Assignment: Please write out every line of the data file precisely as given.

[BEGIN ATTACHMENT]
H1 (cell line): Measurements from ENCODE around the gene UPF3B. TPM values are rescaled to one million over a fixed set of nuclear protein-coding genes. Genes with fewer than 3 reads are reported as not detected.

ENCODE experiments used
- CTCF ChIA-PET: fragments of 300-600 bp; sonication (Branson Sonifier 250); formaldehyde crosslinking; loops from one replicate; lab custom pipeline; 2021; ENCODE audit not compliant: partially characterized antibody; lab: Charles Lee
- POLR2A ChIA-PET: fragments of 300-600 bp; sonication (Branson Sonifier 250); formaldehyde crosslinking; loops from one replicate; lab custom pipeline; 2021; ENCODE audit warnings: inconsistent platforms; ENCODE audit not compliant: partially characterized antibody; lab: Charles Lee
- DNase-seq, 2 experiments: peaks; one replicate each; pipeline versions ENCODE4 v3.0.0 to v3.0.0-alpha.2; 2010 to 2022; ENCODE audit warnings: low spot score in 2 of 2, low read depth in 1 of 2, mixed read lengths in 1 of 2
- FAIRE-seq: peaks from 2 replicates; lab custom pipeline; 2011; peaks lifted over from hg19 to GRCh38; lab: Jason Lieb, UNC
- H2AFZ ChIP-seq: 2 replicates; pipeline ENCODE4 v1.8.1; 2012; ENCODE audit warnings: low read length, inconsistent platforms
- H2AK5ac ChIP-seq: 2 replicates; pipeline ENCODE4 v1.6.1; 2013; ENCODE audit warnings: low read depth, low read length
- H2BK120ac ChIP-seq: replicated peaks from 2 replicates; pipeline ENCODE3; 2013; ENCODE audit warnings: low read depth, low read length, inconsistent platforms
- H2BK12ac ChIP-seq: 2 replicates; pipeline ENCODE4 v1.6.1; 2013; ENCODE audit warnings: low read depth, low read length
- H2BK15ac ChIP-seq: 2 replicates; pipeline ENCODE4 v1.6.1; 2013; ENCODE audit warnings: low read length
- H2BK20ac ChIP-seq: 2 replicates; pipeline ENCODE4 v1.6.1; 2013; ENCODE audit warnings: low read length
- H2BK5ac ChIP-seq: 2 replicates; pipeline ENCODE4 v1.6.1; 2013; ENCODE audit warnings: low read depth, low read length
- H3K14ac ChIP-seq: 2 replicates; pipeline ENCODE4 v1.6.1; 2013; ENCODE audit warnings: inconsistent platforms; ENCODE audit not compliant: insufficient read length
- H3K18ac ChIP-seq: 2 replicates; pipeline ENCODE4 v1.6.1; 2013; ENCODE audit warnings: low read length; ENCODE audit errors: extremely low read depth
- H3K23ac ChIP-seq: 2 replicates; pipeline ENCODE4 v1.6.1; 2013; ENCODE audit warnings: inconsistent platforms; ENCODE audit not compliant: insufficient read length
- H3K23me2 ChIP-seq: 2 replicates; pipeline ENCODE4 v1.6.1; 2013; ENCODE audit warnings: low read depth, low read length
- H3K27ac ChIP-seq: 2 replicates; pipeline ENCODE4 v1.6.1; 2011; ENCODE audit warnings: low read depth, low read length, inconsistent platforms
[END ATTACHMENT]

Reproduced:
H1 (cell line): Measurements from ENCODE around the gene UPF3B. TPM values are rescaled to one million over a fixed set of nuclear protein-coding genes. Genes with fewer than 3 reads are reported as not detected.

ENCODE experiments used
- CTCF ChIA-PET: fragments of 300-600 bp; sonication (Branson Sonifier 250); formaldehyde crosslinking; loops from one replicate; lab custom pipeline; 2021; ENCODE audit not compliant: partially characterized antibody; lab: Charles Lee
- POLR2A ChIA-PET: fragments of 300-600 bp; sonication (Branson Sonifier 250); formaldehyde crosslinking; loops from one replicate; lab custom pipeline; 2021; ENCODE audit warnings: inconsistent platforms; ENCODE audit not compliant: partially characterized antibody; lab: Charles Lee
- DNase-seq, 2 experiments: peaks; one replicate each; pipeline versions ENCODE4 v3.0.0 to v3.0.0-alpha.2; 2010 to 2022; ENCODE audit warnings: low spot score in 2 of 2, low read depth in 1 of 2, mixed read lengths in 1 of 2
- FAIRE-seq: peaks from 2 replicates; lab custom pipeline; 2011; peaks lifted over from hg19 to GRCh38; lab: Jason Lieb, UNC
- H2AFZ ChIP-seq: 2 replicates; pipeline ENCODE4 v1.8.1; 2012; ENCODE audit warnings: low read length, inconsistent platforms
- H2AK5ac ChIP-seq: 2 replicates; pipeline ENCODE4 v1.6.1; 2013; ENCODE audit warnings: low read depth, low read length
- H2BK120ac ChIP-seq: replicated peaks from 2 replicates; pipeline ENCODE3; 2013; ENCODE audit warnings: low read depth, low read length, inconsistent platforms
- H2BK12ac ChIP-seq: 2 replicates; pipeline ENCODE4 v1.6.1; 2013; ENCODE audit warnings: low read depth, low read length
- H2BK15ac ChIP-seq: 2 replicates; pipeline ENCODE4 v1.6.1; 2013; ENCODE audit warnings: low read length
- H2BK20ac ChIP-seq: 2 replicates; pipeline ENCODE4 v1.6.1; 2013; ENCODE audit warnings: low read length
- H2BK5ac ChIP-seq: 2 replicates; pipeline ENCODE4 v1.6.1; 2013; ENCODE audit warnings: low read depth, low read length
- H3K14ac ChIP-seq: 2 replicates; pipeline ENCODE4 v1.6.1; 2013; ENCODE audit warnings: inconsistent platforms; ENCODE audit not compliant: insufficient read length
- H3K18ac ChIP-seq: 2 replicates; pipeline ENCODE4 v1.6.1; 2013; ENCODE audit warnings: low read length; ENCODE audit errors: extremely low read depth
- H3K23ac ChIP-seq: 2 replicates; pipeline ENCODE4 v1.6.1; 2013; ENCODE audit warnings: inconsistent platforms; ENCODE audit not compliant: insufficient read length
- H3K23me2 ChIP-seq: 2 replicates; pipeline ENCODE4 v1.6.1; 2013; ENCODE audit warnings: low read depth, low read length
- H3K27ac ChIP-seq: 2 replicates; pipeline ENCODE4 v1.6.1; 2011; ENCODE audit warnings: low read depth, low read length, inconsistent platforms